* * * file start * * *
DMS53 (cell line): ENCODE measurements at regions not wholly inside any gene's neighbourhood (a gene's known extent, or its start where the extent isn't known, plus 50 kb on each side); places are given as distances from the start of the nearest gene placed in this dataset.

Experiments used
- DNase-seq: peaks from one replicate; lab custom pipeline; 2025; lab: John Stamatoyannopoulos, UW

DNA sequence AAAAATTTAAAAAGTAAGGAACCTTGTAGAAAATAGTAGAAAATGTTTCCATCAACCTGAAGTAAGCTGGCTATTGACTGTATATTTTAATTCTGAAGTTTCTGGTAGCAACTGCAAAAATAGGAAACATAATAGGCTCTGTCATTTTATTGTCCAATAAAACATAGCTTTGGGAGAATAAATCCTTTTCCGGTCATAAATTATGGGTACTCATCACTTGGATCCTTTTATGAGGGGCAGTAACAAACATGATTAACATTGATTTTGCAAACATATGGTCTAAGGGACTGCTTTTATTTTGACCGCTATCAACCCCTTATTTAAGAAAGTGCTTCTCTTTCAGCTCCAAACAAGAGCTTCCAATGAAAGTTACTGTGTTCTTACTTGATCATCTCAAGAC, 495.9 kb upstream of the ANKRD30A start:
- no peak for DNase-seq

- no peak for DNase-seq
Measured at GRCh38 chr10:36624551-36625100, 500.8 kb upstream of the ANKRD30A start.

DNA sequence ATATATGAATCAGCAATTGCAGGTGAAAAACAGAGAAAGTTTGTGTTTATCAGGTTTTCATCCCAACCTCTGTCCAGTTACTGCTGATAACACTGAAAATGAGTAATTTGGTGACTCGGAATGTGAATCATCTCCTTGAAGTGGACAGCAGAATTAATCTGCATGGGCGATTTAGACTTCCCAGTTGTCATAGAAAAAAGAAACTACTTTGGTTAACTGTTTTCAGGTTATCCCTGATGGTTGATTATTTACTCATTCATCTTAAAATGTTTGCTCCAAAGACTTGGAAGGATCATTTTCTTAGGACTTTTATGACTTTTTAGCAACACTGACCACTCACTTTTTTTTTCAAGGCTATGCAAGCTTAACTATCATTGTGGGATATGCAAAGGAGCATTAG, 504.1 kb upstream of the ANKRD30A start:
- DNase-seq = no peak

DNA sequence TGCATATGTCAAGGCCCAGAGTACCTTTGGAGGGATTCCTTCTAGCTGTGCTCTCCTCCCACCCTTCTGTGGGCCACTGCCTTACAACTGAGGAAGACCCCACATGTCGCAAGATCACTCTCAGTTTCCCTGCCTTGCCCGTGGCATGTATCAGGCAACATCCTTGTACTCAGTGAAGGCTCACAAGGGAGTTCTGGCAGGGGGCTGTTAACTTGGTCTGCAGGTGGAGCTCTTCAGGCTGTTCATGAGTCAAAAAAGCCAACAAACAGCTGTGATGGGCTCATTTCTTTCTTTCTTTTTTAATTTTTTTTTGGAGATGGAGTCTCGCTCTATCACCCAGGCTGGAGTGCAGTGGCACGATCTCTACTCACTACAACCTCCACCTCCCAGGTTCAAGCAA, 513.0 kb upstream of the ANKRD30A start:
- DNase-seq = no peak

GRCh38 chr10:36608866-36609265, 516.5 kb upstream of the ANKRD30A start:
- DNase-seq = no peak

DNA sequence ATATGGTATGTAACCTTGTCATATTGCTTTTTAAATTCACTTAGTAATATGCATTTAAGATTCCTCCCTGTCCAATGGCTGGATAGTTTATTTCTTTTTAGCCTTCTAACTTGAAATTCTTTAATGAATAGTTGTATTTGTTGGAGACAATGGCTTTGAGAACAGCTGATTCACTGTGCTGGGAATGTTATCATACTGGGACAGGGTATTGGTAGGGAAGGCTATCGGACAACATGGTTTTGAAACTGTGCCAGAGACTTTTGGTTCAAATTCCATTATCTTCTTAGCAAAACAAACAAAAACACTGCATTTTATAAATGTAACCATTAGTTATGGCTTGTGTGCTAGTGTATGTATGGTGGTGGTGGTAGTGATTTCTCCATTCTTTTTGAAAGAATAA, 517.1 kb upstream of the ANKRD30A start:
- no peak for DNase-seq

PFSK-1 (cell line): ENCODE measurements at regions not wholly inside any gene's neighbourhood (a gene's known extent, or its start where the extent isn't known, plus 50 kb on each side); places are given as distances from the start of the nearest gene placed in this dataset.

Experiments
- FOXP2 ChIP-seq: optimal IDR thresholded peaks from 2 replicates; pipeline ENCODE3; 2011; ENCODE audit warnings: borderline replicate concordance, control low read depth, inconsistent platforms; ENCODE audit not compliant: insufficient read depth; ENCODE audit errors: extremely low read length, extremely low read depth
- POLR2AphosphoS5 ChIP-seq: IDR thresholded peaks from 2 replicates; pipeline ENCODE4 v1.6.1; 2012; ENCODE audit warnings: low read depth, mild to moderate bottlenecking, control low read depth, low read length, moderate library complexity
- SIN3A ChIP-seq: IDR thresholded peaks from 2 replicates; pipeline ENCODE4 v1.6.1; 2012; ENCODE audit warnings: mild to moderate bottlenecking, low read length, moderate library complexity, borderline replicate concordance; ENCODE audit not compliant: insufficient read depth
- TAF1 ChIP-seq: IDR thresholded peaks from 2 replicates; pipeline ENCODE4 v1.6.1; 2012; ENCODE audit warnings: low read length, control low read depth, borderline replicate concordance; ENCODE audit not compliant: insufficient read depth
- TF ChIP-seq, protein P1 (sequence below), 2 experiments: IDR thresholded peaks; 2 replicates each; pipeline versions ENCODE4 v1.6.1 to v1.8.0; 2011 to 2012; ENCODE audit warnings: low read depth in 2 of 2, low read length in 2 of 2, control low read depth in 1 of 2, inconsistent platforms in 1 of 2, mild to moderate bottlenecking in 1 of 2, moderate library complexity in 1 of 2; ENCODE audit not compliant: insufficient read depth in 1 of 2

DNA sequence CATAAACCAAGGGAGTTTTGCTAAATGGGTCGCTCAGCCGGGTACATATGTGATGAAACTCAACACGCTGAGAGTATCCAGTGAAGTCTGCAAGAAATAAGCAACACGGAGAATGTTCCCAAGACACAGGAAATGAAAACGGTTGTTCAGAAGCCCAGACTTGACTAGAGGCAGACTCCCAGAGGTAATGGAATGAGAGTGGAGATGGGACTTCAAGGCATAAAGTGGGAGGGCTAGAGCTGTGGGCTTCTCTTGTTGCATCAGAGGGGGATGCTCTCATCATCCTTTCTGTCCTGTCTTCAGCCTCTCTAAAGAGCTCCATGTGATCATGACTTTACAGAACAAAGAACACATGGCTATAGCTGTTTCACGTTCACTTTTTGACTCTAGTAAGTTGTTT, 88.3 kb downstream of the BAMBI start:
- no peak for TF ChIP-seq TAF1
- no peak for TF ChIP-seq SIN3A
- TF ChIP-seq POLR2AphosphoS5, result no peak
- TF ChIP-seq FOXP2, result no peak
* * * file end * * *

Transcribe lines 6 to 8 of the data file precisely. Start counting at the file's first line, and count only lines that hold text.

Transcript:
- no peak for DNase-seq
Measured at GRCh38 chr10:36624551-36625100, 500.8 kb upstream of the ANKRD30A start.

DNA sequence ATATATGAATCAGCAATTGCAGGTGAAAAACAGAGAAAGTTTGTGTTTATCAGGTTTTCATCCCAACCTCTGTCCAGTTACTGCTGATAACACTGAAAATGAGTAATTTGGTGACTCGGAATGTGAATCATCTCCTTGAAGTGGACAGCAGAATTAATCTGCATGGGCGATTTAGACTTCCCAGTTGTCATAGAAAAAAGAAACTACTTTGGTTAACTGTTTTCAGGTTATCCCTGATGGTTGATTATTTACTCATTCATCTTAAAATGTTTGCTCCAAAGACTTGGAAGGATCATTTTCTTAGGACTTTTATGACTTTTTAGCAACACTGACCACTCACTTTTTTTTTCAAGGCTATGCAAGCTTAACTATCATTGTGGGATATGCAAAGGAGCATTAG, 504.1 kb upstream of the ANKRD30A start: